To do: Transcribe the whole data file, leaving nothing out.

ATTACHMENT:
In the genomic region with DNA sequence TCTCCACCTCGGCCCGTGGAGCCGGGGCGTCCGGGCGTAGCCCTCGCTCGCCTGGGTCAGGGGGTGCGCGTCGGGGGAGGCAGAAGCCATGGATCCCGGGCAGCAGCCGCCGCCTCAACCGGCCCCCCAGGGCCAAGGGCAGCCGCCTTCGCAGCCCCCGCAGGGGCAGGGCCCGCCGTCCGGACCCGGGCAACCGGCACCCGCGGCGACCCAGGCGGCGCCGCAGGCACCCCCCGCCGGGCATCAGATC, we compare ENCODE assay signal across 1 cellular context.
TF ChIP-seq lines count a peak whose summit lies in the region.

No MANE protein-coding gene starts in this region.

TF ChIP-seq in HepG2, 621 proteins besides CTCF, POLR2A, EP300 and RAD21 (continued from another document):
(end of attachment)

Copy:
In the genomic region with DNA sequence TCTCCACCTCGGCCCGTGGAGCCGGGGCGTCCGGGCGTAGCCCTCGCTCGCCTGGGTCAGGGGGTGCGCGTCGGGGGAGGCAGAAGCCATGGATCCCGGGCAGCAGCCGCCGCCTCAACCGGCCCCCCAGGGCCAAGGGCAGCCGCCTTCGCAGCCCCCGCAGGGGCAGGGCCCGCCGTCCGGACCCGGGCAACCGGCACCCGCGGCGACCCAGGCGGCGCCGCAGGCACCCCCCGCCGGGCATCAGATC, we compare ENCODE assay signal across 1 cellular context.
TF ChIP-seq lines count a peak whose summit lies in the region.

No MANE protein-coding gene starts in this region.

TF ChIP-seq in HepG2, 621 proteins besides CTCF, POLR2A, EP300 and RAD21 (continued from another document):